I do have added fears and anxieties, as mentioned earlier. This past week, Peter had RSV, and I had moments of intense fear. But I knew in my heart that he was going to be alright. I must say, I find myself worrying more (it was the same way with Lucy) about his spiritual well-being than his physical safety. During his sickness last week I somehow got all worked up about him being a teenager and viewing pornography. It gave me more anxiety than him struggling for oxygen in the room next door.
I am a worrier.
But I'm also a warrior.
And I want to enjoy life.

Interesting that worrier and warrior are so similar. The same with the words
Daughter &
Just one letter difference.


  1. Dear Miss Molly,

    YOU are amazing. YOU didn't even hesitate to give the honest answers.

    Until I was a Mother I didn't understand the constant worry for the well-being of children. For me it is all children. I took a header down the hill and into the road... skidding on the asphalt and in front of a car because I thought my nephew wasn't going to stop. He did. I didn't. I was an injured mess.

    I think it is better to be cautious than to think we or our children are un-touchable. Accidents happen.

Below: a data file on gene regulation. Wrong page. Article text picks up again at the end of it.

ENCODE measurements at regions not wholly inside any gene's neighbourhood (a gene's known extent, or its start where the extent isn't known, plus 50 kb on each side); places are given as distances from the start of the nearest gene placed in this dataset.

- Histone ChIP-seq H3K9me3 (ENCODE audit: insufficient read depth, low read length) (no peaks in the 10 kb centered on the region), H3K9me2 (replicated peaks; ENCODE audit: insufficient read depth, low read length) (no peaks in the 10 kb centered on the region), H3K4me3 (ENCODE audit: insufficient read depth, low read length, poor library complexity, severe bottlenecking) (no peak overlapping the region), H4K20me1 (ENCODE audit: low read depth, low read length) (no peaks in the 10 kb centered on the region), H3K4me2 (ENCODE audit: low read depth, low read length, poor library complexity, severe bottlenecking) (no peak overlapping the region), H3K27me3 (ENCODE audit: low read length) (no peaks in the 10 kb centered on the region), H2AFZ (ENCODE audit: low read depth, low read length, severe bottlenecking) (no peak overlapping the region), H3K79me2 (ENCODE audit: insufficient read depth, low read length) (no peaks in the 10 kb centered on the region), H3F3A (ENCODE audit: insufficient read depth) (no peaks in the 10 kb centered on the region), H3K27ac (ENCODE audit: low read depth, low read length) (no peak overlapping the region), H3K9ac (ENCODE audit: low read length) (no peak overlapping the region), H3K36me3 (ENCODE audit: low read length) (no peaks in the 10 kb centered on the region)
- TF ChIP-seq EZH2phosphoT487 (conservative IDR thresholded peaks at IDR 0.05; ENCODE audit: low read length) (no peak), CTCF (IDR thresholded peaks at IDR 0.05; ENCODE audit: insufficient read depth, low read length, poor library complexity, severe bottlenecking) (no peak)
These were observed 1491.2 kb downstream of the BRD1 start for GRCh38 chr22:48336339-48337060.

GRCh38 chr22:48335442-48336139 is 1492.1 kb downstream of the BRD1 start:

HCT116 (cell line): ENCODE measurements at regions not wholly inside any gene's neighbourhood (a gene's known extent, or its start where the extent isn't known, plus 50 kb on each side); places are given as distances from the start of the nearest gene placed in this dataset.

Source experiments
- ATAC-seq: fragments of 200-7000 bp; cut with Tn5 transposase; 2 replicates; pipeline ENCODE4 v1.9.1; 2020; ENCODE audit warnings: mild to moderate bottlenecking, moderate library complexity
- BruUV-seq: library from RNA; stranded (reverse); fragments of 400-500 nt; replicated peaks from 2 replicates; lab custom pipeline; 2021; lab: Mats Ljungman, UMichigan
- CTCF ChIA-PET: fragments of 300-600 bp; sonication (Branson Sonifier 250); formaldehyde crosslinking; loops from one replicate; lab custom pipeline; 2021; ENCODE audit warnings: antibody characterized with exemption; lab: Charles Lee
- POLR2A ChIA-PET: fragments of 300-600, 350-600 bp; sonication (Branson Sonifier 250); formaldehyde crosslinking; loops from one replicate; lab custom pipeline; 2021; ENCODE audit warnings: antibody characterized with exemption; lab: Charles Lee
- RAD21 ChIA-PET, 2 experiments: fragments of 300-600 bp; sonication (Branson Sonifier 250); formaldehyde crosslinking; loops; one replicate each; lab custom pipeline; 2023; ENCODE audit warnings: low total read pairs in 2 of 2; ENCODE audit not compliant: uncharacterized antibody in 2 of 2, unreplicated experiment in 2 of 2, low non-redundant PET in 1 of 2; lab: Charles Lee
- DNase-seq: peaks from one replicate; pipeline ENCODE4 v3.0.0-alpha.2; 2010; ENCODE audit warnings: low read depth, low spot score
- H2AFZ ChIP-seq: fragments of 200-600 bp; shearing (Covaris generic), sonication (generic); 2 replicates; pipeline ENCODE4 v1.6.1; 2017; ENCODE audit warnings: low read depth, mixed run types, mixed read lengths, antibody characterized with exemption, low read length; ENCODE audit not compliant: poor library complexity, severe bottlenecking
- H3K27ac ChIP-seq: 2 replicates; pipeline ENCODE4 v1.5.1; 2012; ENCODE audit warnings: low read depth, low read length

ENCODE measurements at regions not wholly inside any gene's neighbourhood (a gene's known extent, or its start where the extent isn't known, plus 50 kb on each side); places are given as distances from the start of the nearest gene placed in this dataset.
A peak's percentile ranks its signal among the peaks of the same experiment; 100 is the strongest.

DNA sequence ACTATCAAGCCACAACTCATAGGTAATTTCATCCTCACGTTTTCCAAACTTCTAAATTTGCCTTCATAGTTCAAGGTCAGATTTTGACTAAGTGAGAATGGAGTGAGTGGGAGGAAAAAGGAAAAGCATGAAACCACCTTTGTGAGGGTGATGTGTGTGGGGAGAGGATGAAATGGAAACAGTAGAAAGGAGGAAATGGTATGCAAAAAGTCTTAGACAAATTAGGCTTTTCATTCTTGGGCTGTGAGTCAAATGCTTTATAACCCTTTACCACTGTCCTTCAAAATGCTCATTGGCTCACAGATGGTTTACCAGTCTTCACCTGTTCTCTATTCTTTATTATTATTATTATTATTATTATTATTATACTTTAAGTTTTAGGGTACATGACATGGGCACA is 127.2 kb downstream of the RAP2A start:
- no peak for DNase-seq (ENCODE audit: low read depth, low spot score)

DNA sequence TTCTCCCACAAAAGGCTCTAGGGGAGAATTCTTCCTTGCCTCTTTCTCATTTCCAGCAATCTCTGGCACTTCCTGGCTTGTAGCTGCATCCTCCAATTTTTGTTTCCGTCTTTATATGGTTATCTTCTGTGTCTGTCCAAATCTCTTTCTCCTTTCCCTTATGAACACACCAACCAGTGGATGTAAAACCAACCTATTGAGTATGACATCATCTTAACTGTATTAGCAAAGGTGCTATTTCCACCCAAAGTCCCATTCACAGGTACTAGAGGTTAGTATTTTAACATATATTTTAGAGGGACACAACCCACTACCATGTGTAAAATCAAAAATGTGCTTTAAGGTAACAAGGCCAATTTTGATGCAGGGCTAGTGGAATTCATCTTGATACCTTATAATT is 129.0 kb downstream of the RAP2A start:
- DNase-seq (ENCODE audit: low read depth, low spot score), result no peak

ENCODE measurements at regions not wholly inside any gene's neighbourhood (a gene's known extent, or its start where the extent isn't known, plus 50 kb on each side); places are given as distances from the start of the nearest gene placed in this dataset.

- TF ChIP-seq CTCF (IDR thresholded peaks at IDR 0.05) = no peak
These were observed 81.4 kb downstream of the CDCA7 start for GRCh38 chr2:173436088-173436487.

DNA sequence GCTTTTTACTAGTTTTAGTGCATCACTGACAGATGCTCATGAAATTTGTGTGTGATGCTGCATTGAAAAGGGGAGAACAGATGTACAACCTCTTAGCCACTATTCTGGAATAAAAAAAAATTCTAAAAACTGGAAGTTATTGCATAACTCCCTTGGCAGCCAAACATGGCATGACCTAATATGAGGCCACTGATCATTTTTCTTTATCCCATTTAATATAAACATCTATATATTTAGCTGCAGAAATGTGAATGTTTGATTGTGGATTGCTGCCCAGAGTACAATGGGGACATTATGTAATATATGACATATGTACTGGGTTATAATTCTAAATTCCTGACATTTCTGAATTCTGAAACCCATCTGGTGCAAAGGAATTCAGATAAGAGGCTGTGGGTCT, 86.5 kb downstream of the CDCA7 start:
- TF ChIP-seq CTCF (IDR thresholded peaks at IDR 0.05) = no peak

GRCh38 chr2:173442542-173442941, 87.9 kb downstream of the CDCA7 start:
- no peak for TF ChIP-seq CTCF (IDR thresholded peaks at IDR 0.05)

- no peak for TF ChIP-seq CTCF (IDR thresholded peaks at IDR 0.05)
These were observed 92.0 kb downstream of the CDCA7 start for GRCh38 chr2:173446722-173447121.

Even as a Grammy I worry... maybe way too much. I drive my kids with kids crazy.

    Glad to hear that the boobs are real. I am really not into fake. Not sure what I would do if I had to lose mine to breast cancer like my Mom... my hubby says that I would have reconstructive surgery... he is wrong on that one. He has kept me from a prophylactic double mastectomy.

    I loved the DDR video... it made me want to have my very own. It looked fun. Everything can be more fun with great friends.

    I hope you are having an awesome week. I am so glad Peter is doing better.


  2. I thought so. I love the SL Cemetery. It's where my Lucy is, too. Her funeral was at the church right there on 4th Avenue. Following the service, everyone walked up the street for her grave dedication. What a perfect setting.

    I know what you mean about the spiritual worry. It's a scary world. I don't know if you feel the same way, but there is sometimes comfort in knowing one of my children is safe from the worries of the world.

  3. Interesting and insightful post.